The Port of Gothenburg is an important part of the transport and logistics system in Sweden. Sabotage or terrorist attacks could have a significant impact on key industries and the infrastructure.
Following the terrorist attacks in the USA on September 11, 2001, the International Maritime Organization (IMO) updated what is known as the SOLAS (Safety of Life at Sea) Convention and created the ISPS Code. The ISPS Code (International Ship and Port Facility Security Code) is designed to protect shipping against external threats.
The Code applies to vessels and port facilities, i.e. locations where people or freight move to or from vessels or where port services are provided. The new rules came into effect on July 1, 2004. In Swedish, the term sjöfartsskydd (shipping safety and security) is used to distinguish these special security issues from other safety at sea issues.
The ISPS Code
The Code will prevent the following:
• Damage to or destruction of a port facility or vessel
• Hijacking or seizing of a vessel
• Manipulation of loads
• Unauthorised access
• Smuggling of weapons
• Use of a vessel as a weapon
The ISPS Code is applied by the following:
• Passenger vessels operating in international traffic
• Freight vessels (including high-speed vessels) with a gross tonnage of 500 tonnes or more and which are operating in international traffic
• Movable drilling platforms at sea
• Port facilities that serve any of the above-mentioned vessels
The rules lay down three basic requirements for ports:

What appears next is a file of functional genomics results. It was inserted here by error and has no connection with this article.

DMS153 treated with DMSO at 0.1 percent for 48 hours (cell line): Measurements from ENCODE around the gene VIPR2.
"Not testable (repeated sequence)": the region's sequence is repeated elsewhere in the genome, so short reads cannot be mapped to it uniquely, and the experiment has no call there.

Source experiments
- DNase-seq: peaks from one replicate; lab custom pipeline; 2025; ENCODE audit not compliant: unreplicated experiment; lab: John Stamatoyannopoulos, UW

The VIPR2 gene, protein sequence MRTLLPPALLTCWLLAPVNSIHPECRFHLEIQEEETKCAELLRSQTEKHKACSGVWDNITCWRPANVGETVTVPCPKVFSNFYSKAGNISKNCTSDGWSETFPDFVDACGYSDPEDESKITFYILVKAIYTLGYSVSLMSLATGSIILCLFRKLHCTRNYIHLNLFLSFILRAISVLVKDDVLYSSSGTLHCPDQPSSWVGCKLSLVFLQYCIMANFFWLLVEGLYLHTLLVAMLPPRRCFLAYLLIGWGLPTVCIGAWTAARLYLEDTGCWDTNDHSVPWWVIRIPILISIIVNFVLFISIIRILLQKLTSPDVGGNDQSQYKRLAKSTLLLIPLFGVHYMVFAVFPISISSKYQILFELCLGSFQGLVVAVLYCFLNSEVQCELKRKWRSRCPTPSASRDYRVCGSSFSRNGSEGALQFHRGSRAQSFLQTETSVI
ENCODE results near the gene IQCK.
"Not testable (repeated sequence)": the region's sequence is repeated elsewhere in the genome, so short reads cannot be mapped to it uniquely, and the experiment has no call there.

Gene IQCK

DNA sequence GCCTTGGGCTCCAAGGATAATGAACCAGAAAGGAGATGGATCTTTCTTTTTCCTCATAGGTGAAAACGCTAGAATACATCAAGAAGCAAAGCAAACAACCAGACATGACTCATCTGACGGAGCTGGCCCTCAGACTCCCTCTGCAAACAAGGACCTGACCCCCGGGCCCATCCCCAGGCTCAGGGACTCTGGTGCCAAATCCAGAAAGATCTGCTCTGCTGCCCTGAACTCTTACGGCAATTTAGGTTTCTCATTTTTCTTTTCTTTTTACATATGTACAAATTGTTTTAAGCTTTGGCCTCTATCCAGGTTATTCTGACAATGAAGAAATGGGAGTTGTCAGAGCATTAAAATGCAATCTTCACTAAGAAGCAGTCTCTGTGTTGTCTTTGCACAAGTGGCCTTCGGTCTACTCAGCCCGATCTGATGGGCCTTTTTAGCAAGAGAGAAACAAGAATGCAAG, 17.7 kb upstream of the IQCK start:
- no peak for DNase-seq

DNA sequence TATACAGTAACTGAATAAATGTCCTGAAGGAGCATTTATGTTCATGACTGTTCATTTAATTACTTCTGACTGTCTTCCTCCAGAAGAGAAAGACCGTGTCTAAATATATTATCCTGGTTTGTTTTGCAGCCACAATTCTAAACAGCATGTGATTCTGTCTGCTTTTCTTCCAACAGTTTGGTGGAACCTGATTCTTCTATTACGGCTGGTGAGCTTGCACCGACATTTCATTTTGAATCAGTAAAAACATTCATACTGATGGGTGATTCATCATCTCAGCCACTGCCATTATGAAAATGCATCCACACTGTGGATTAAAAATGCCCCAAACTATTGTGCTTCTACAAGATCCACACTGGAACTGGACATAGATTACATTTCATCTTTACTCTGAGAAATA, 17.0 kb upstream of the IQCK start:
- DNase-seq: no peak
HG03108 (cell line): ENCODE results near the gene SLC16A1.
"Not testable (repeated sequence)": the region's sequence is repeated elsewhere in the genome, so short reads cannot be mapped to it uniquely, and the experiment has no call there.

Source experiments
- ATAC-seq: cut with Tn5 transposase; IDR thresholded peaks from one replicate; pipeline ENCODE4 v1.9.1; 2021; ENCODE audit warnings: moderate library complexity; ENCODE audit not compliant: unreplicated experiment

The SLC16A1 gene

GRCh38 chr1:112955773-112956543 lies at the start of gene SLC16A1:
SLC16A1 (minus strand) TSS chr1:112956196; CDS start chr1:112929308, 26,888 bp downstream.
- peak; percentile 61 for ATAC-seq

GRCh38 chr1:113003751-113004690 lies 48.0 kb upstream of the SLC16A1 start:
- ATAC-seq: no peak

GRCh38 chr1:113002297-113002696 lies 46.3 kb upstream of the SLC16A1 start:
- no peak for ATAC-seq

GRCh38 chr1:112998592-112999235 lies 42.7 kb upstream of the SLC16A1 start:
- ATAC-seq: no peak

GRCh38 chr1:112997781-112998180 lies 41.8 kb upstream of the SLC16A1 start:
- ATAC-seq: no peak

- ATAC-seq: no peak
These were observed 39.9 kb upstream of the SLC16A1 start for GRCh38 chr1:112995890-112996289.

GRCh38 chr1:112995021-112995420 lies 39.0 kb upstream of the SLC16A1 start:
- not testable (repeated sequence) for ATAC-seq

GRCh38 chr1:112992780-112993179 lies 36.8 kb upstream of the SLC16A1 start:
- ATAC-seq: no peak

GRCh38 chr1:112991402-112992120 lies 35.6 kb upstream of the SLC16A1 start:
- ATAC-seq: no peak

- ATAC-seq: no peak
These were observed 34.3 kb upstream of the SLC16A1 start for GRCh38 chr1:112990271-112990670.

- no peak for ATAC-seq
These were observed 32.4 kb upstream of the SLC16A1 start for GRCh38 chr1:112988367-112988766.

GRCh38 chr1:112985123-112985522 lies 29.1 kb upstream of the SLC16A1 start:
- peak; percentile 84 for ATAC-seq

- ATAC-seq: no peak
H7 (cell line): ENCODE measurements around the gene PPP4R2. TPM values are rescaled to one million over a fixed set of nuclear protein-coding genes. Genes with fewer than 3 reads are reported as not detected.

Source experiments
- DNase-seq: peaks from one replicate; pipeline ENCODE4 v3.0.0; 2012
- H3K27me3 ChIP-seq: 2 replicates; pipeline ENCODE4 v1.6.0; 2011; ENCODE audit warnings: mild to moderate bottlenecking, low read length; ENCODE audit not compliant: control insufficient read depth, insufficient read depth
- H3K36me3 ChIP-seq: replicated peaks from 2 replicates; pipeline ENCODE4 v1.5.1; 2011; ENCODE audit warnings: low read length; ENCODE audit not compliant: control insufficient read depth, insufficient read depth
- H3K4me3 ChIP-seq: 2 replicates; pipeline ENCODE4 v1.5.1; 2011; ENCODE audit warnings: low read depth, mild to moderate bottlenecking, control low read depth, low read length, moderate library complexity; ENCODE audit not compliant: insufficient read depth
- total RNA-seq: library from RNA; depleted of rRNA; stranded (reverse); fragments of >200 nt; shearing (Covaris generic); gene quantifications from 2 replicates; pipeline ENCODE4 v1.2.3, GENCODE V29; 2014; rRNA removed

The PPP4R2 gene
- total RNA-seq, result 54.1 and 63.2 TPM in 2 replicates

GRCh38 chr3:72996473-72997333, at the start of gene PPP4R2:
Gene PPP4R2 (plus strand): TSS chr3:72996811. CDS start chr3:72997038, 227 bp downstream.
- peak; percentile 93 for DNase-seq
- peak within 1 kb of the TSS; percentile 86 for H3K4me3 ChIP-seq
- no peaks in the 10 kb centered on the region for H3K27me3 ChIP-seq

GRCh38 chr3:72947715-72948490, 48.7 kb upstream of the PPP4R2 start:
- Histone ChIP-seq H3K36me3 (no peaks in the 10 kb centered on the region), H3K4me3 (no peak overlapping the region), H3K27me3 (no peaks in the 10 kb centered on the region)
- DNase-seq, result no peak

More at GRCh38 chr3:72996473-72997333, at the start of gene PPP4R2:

1. Each port facility is required to carry out a safety and security inspection (the facility owner prepares the documentation).
2. A safety and security plan must be drawn up on three levels. The plans must be approved by the Swedish Transport Agency and are valid for a maximum of five years. Level 1 = normal situation; Level 2 = increased level of security; Level 3 = a probable and imminent risk. The Swedish National Police Board then decides, in consultation with the Swedish Transport Agency, which level will apply at Swedish ports.
Safety and security plans must state how security work is organised and which security measures are applied in conjunction with entry as well as surveillance and inspection of loads, people and vessel deliveries. The resulting measures are designed to avert unauthorised access and to prevent weapons or other dangerous devices from being brought on board that could be used against people and property. Measures must be presented for the three security levels, where the higher levels entail an increasing degree of control and surveillance.
3. A Port Facility Security Officer (PFSO) must be appointed for each port facility.
The PFSO is responsible for ensuring that safety and security plans are drawn up and applied, that shortcomings are rectified, that staff are trained and that contact is maintained with the person or persons who have the equivalent positions on board the vessels.
All employees at the Port of Gothenburg and terminal companies have completed the interactive ISPS Code training programme. Staff at the Energy Port in Gothenburg also receive further safety and security training.
AEO (Authorised Economic Operator)
The Port of Gothenburg is AEO-certified. Certification is the responsibility of Swedish Customs and is an important element in safety and security.
AEO is a joint EU certification programme aimed at achieving a higher level of security in the world and efficient, standardised customs handling within the EU. AEO status is valid in all EU member states and all companies that are part of the supply chain can apply to become an AEO. This applies to manufacturers, exporters, forwarders, storage companies, customs representatives, carriers and importers.